While the Civil War in Virginia might have officially ended for General Robert E. Lee’s army on April 9, 1865 at Appomattox Court House, the struggle to survive continued for many of his men who remained in Federal prisoner of war camps. Thousands of these soldiers were Georgia Confederates. The 35th Georgia Infantry Regiment’s private John Frank Edwards was captured at Fort Gregg [The Confederate Alamo] on April 2, 1865. His scary story begins at the Union supply depot at City Point near Petersburg where he boarded a boat full of fellow prisoners – destination unknown.
Edwards recalled, “we went out on the boats toward hell, if you will excuse the expression. It proved to be a veritable hades.” The disgruntled prisoners were unsure of their destination as the boat weighed anchor and steamed down the James River. Uncertainty weighed heavily on the twenty-two-year-old Edwards. “Those seemed to be the darkest days of my life, hard fighting, thirsty, hungry, half clad, no future, our army almost gone, so many of our brave heroes killed on the battlefield, our homes burned, our cities destroyed and we prisoners of war, out on the waters of the great ocean, and did not know where we would land.” He did not believe the written word could really describe how black that night really was. His only consolation, which he called a privilege, was his ability to pray to God for protection.
On the afternoon of April 5, the boat docked at the wharf for Point Lookout, Maryland. Black soldiers in blue uniforms came on board and ordered the prisoners into a formation. Roll was called and two prisoners were missing. Upon interrogation it was discovered that these two prisoners had jumped overboard in the darkness of night – no doubt to a watery grave. The guards then stripped the men of all their personal items and marched them off the boat toward the looming walls of the prison.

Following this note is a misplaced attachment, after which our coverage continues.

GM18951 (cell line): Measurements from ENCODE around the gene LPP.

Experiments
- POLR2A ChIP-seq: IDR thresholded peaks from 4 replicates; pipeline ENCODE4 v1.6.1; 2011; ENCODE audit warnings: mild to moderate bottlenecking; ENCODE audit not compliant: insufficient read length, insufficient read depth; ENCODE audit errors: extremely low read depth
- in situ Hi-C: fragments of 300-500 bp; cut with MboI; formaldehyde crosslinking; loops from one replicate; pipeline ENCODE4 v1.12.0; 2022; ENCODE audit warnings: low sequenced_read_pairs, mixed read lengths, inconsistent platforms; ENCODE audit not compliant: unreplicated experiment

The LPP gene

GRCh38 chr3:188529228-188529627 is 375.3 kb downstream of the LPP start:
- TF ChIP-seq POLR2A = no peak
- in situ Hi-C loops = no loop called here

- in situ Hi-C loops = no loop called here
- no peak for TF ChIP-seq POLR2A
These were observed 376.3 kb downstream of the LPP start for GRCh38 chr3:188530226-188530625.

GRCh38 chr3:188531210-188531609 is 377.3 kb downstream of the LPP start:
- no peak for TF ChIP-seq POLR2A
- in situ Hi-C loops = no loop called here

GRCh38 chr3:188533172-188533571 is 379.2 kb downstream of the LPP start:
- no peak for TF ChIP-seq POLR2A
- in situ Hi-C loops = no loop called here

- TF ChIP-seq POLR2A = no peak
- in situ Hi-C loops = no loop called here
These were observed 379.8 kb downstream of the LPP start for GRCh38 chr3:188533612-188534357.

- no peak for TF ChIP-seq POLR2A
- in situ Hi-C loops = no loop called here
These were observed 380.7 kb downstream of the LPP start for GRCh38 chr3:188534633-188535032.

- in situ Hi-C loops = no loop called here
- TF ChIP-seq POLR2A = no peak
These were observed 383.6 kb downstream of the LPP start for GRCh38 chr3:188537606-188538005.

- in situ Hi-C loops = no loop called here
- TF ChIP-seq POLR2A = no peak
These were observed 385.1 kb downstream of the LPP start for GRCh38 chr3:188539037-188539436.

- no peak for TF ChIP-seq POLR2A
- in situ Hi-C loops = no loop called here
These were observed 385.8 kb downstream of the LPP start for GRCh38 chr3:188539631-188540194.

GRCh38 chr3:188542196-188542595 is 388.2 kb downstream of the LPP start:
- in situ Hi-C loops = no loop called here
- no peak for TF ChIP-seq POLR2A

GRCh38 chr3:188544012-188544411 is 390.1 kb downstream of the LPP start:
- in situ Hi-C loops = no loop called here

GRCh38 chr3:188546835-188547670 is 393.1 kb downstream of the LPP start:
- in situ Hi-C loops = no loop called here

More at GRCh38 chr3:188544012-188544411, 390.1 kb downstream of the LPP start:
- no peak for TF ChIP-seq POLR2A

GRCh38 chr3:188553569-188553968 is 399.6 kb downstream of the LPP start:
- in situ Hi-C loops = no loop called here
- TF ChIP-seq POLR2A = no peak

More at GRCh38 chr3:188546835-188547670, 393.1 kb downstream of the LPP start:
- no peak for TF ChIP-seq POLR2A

Point Lookout, Maryland, was established on a long sandy point where the Potomac River ran into the Chesapeake Bay. The first prisoners arrived shortly after the Battle of Gettysburg in July 1863. The camp was almost at sea level thus drainage was poor and the area was subjected to high winds and temperature extremes. This was the only Federal prison that did not use barracks to house the prisoners, but instead only tents. It was the largest Union prison camp of the war and held not only thousands of Georgia Confederates but soldiers from every state in the Confederacy. During its two-year existence, the tall walls held more than 52,000 military and civilian prisoners. Some 3,000 of these prisoners perished due to the squalid conditions.
A fifteen foot high wooden fence surrounded the prison. Frank Edwards received a close call shortly after his arrival:
“We found about twenty-five thousand prisoners on ten acres of land, which of course, made it very much crowded. I passed on to the lower side. I thought I would step up to the wall and see how far it was to the Chesapeake Bay. I heard several of the men saying, ‘Come back! Come back! You will get killed. Don’t you see that ditch; don’t step across that ditch or you will be killed.’ I was just in the act of stepping over the ditch; only two more steps to carry me over. I looked up and saw a negro guard ready to shoot me when I stepped over. They said nothing to a prisoner. If one stepped over that ditch he was shot without a word. I was in there only ten minutes and came very near getting shot.”
More on the 35th Georgia Infantry Regiment’s Frank Edwards and his Point Lookout experience to continue in next post.
Army Life of Frank Edwards – Confederate Veteran – Army of Northern Virginia 1861-1865. (1906). John Frank Edwards p.41-42, 46.
Red Clay to Richmond: Trail of the 35th Georgia Infantry Regiment by John J. Fox, Angle Valley Press, 2004, p. 328.